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I'm formatting some currency in Java. This piece outputs 9,99 €

    final NumberFormat nf = NumberFormat.getCurrencyInstance(new Locale("nl", "BE"));
    nf.setCurrency(EUR);
    nf.format(new BigDecimal("9.99"));

but one of our payment providers, which returns amounts preformatted, outputs € 9,99

Which is correct for nl-BE?

And more programming related, if it turns out the payment provider, and not Java, is correct, how do I fix the Java way without hacks per locale (in the real code the Dutch in Belgium locale is not hardcoded)

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2  
Belgium... Nobody agrees with each other. For this apparently also not. –  BalusC Sep 27 '11 at 14:21
    
Yeah. Just find how it's done in the French-speaking side, and do the reverse for the Dutch-speaking side :-) - PS: this is coming from a French-speaking Belgian living in France –  JB Nizet Sep 27 '11 at 14:42

2 Answers 2

up vote 3 down vote accepted

If Wikipedia is to be believed, neither is incorrect:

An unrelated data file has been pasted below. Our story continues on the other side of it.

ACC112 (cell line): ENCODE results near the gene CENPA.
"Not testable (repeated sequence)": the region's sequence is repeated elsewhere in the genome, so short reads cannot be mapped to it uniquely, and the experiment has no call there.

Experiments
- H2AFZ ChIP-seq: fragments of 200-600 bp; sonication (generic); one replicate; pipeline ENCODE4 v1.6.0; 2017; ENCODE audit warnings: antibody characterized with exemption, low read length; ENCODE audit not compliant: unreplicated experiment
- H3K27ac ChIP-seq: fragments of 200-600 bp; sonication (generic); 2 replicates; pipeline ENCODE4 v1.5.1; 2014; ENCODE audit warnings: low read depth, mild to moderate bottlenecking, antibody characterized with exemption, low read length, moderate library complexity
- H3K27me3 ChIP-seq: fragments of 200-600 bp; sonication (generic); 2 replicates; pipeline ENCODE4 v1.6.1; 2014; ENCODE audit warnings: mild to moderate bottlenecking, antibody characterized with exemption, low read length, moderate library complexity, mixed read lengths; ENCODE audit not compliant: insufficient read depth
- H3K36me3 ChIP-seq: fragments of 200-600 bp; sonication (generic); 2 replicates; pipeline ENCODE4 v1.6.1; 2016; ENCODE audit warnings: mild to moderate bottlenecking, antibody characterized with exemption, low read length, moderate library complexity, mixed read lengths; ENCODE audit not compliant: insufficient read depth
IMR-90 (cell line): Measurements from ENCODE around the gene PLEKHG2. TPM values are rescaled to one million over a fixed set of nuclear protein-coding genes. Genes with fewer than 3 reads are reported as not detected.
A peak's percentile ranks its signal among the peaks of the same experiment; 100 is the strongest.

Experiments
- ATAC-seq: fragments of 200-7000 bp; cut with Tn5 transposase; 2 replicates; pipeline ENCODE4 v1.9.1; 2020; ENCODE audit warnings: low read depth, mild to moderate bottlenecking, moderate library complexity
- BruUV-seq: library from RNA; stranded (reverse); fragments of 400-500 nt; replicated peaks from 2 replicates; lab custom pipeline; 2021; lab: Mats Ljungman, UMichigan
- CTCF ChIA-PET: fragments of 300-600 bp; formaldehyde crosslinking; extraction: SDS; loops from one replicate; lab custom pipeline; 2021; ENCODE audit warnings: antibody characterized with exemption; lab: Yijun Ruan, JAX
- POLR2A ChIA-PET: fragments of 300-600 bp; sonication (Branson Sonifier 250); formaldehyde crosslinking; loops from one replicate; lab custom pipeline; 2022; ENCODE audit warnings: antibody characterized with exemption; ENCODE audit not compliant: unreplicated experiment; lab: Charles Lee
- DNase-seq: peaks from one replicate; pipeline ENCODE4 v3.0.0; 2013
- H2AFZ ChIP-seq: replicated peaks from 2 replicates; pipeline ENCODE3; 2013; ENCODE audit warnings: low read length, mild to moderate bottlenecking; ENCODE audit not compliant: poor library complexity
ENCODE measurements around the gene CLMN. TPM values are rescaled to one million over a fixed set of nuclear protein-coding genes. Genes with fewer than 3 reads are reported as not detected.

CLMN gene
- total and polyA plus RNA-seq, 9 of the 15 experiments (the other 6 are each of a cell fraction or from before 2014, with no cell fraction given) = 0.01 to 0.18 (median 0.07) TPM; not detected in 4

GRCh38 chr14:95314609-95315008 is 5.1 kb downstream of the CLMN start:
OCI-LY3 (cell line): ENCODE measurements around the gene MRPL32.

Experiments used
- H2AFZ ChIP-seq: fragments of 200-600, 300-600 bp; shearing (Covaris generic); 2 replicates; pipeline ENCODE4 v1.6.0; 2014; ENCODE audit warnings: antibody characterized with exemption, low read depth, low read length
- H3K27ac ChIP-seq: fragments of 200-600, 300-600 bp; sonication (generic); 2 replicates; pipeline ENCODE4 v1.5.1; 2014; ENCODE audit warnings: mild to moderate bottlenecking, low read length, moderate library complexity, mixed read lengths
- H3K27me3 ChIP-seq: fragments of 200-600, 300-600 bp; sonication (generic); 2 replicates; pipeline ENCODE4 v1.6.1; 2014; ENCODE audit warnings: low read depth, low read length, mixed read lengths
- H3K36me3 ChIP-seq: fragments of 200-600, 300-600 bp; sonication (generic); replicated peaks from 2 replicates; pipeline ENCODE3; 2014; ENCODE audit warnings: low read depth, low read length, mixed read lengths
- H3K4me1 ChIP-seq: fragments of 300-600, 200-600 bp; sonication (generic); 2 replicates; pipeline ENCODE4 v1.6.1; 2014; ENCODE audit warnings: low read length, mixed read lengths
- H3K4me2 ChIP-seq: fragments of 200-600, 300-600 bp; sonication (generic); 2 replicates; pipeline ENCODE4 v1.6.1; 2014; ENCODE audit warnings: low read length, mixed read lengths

In Belgian Dutch, the euro sign can go before or after the amount, the latter being more common.

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Thanks, though I just discovered my problem is bigger stackoverflow.com/questions/7571164/… –  Bart van Heukelom Sep 27 '11 at 14:51
    
Nowadays the wikipedia says "In Dutch language print, the euro sign (€) is chiefly placed before the amount, from which it is often separated by a (thin) space"... –  eis Oct 27 '12 at 10:24

Short answer: Nobody cares. You can use anyone.

Somewhat longer answer: If the amount appears in a sentence, 9,99 € is more usual. If it's at the bottom of an invoice, both are used. No wait, you could even use EUR instead of €.

BTW, most people even expect 9.99 € instead of 9,99€ simply because locale data was invented 25 years late.

Be aware though that this is the opinion of a fr-BE guy ;-)

This is the kind of stuff where I believe locale info tries too much to differentiate neighbouring cultures. Think of keyboards: There is a layout for fr-FR and one for fr-BE. Letters, digits and most punctuation signs are at the same position but a few characters such as <, > or @ are at different position on the keyboard. WTF!

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